Induction of oral tolerization in CD86 deficient mice: a role for CD86 and B cells in the up-regulation of TGF-beta.J Autoimmun. 2006 Mar; 26(2):73-81.JA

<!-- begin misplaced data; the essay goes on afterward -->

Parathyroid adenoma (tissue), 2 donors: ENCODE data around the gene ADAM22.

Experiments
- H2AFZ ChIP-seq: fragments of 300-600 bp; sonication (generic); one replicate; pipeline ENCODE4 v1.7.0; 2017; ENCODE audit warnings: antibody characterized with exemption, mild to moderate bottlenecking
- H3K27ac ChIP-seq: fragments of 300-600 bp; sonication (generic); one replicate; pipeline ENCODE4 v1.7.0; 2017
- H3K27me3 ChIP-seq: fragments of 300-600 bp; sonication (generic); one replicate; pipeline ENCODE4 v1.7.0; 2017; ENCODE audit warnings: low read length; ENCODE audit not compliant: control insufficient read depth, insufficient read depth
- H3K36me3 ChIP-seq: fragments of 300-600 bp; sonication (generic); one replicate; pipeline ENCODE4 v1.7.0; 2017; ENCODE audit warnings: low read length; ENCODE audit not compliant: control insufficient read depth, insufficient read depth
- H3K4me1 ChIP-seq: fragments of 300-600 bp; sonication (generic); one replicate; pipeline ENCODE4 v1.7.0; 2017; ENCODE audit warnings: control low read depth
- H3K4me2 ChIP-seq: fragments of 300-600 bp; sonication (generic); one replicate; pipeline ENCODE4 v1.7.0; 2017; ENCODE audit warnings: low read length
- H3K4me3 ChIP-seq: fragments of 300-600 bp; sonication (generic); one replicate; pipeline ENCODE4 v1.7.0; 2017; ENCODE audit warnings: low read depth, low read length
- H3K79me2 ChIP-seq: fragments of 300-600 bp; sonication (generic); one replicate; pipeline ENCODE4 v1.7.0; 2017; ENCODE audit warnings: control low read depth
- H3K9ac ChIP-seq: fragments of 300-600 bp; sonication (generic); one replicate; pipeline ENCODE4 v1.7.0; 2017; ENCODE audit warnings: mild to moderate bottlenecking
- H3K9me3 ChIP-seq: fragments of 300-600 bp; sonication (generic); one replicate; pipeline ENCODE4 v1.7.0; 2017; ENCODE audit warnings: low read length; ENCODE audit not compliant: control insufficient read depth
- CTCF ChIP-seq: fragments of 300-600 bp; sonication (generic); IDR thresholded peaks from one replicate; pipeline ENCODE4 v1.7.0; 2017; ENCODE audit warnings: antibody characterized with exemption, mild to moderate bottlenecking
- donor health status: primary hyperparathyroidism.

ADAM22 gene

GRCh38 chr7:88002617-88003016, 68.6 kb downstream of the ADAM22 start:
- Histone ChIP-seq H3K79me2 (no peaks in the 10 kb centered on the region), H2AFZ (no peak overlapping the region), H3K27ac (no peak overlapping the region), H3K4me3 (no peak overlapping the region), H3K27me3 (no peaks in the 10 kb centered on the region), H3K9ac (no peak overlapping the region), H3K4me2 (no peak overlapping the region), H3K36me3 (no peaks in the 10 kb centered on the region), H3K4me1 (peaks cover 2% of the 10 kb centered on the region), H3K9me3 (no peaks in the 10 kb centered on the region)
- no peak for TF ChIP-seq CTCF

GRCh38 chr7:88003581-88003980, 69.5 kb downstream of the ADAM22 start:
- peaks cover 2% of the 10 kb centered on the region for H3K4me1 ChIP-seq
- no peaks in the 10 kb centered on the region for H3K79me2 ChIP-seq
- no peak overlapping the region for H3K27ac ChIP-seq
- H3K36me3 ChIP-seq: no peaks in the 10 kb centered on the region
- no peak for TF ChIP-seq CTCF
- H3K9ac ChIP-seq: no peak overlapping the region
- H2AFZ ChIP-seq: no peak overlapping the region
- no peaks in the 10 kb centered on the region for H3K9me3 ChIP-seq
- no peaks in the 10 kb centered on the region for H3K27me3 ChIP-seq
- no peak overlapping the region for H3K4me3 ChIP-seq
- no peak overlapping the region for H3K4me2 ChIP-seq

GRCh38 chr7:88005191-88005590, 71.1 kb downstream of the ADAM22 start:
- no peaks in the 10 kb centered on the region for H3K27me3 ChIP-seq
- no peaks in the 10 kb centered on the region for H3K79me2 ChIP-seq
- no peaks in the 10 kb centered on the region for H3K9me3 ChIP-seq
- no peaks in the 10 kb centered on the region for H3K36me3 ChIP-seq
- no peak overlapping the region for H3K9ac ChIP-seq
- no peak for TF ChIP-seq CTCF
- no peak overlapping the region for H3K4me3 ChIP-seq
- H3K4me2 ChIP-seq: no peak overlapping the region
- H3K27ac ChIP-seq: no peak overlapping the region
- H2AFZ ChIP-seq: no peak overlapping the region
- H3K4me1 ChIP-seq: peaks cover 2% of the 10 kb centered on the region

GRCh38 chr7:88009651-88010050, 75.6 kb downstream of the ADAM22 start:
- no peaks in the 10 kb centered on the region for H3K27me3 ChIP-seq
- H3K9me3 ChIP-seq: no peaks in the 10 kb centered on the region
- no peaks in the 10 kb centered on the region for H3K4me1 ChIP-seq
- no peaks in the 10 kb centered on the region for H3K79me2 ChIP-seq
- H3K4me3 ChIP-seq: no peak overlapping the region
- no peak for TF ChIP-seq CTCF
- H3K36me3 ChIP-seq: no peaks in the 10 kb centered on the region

Feeding myelin oligodendrocyte glycoprotein (MOG) followed by immunization results in induction of oral tolerance evidenced by the amelioration of experimental autoimmune encephalomyelitis (EAE). Oral tolerization is characterized by the suppression of Th1 responses and up-regulation of Th2 responses and TGF-beta. To identify the costimulatory molecules and cell types involved in cytokine-mediated suppression we examined wild type mice and mice deficient for either CD86 (CD86-/-) or B cells (muMT). Oral tolerance was found in CD86-/- mice evidenced by amelioration of disease severity, decreased proliferative responses and IFN-gamma production and increased IL-4. TGF-beta was not up-regulated in CD86-/- or muMT mice but was increased in wild type mice. Analysis of the gut associated lymphoid tissue (GALT) of different mouse strains (C57BL/6 and PLJxSJL F1) fed distinct myelin antigens (MOG and myelin basic protein, MBP) showed that TGF-beta was increased in wild type mice of both strains by 3 days post-immunization and further increased with time. In contrast, no up-regulation of TGF-beta was found in the GALT of CD86-/- or muMT mice. These results demonstrate that CD86 is not required for oral tolerization and that both CD86 and B cells are important for the up-regulation of TGF-beta following oral antigen.